Daniel Field is a vertebrate paleontologist interested in the origins of the major amniote clades, and the characteristics that make these groups unique. Although his research primarily regards bird evolution, his severely short attention span has thus far seen him alternately focus on the evolution of whales, turtles, snakes, and horned dinosaurs. His interest in paleontology stems from a longstanding fascination with the extant biota, and he devotes much of his time to observing, photographing, and filming wildlife around the world.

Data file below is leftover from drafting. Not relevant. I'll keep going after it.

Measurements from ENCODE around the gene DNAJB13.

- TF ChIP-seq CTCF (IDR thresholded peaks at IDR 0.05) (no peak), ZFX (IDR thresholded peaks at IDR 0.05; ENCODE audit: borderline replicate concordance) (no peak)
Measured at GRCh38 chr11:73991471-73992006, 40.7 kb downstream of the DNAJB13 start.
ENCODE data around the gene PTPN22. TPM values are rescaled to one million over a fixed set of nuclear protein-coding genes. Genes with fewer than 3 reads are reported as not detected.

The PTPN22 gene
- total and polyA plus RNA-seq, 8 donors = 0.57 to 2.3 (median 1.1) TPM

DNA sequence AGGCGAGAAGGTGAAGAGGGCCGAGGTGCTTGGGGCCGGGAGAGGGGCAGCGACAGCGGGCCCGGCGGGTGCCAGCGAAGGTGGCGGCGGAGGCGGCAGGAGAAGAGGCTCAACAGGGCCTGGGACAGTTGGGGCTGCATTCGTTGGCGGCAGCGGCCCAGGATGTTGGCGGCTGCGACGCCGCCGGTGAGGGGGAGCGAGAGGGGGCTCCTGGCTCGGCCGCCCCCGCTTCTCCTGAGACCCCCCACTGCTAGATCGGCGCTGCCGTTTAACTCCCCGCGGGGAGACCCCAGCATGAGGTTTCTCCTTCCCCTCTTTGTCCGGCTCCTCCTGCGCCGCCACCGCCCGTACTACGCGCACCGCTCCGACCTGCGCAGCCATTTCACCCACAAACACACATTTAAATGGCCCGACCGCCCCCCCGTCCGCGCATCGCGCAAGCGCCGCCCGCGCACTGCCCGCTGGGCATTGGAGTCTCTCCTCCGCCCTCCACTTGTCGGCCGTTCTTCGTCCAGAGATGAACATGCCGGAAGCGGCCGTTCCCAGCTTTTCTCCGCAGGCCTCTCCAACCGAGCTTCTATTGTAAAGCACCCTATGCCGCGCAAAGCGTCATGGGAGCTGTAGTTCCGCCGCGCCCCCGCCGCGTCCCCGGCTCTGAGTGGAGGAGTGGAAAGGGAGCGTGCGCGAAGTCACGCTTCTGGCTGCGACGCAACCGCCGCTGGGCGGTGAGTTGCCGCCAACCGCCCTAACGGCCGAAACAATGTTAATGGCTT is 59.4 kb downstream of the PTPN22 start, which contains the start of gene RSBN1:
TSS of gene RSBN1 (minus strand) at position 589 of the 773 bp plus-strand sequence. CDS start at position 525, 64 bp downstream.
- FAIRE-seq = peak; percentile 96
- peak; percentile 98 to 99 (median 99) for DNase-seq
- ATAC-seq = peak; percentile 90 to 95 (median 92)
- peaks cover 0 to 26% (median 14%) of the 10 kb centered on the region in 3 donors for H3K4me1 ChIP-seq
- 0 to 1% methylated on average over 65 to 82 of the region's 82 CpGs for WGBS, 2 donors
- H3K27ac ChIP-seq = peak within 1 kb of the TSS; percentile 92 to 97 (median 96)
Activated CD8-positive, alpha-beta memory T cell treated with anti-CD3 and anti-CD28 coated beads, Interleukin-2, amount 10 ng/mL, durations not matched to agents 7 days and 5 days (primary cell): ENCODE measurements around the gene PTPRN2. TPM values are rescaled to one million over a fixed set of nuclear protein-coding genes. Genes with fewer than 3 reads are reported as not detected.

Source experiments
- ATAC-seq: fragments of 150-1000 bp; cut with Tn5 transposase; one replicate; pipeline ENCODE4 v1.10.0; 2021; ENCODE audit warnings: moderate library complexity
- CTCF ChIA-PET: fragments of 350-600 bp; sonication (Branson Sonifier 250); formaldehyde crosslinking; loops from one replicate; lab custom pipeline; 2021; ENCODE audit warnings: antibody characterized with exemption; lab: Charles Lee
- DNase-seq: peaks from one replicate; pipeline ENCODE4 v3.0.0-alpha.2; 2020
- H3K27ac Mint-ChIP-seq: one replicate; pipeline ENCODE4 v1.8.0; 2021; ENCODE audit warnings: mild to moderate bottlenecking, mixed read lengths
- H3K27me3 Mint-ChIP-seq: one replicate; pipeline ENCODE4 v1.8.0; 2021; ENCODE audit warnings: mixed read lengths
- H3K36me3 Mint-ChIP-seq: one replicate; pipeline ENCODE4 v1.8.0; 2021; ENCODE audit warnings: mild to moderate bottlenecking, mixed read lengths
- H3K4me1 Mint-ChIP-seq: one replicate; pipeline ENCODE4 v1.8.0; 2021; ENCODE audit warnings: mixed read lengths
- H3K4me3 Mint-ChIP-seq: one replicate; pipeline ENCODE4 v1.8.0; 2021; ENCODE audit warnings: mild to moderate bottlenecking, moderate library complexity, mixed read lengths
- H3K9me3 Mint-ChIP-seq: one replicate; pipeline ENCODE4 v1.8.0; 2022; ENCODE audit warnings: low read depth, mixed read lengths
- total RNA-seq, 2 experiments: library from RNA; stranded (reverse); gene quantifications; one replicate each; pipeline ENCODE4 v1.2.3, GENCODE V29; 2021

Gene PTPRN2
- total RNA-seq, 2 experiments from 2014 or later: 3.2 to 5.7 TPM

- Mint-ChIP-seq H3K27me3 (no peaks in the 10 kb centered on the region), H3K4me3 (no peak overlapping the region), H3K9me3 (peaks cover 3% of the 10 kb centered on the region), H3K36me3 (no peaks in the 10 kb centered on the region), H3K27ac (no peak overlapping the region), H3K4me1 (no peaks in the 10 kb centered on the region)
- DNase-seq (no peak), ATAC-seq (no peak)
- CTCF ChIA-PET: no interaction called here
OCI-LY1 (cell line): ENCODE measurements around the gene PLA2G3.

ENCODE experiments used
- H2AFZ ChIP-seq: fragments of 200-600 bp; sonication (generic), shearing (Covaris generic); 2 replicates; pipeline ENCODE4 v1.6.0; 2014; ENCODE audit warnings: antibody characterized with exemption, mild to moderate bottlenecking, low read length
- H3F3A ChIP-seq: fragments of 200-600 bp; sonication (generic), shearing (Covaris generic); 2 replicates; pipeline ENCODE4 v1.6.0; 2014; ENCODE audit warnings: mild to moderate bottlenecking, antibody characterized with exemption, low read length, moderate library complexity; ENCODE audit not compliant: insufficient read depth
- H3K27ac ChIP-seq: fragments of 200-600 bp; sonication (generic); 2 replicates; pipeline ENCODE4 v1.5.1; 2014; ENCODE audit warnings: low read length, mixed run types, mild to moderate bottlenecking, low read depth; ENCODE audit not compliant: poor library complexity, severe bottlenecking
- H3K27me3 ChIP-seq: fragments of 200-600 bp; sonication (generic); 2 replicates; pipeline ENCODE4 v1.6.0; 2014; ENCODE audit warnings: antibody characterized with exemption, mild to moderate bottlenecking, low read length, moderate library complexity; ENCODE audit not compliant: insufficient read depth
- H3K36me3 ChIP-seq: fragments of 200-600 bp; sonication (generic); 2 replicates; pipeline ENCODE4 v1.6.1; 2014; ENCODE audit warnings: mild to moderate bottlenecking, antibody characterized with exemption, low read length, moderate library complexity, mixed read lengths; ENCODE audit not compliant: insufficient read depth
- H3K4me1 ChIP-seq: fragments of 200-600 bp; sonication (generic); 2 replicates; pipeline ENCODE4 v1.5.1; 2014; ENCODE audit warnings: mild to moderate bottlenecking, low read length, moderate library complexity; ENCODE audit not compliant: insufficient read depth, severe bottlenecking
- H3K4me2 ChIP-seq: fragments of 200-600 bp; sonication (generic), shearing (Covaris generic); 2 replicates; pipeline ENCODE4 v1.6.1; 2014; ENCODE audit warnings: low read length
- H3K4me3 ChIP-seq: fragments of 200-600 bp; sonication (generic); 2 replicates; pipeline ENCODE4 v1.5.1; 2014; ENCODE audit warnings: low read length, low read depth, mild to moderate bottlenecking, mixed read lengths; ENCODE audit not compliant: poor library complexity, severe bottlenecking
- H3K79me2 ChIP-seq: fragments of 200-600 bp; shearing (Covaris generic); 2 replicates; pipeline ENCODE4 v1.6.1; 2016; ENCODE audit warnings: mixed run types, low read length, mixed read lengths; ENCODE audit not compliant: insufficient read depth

Despite the handicap of a nearly impenetrable Canadian accent, Field received the George Gaylord Simpson Prize for his 2013 paper 'Melanin concentration gradients in modern and fossil feathers' (co-authored with Liliana D'Alba, Jakob Vinther, Sam Webb, Will Gearty, and Matt Shawkey). This study sought to characterize and explain the prevalence of pigmentation gradients commonly seen in the feathers of modern birds, and in a 50-million year-old Danish fossil.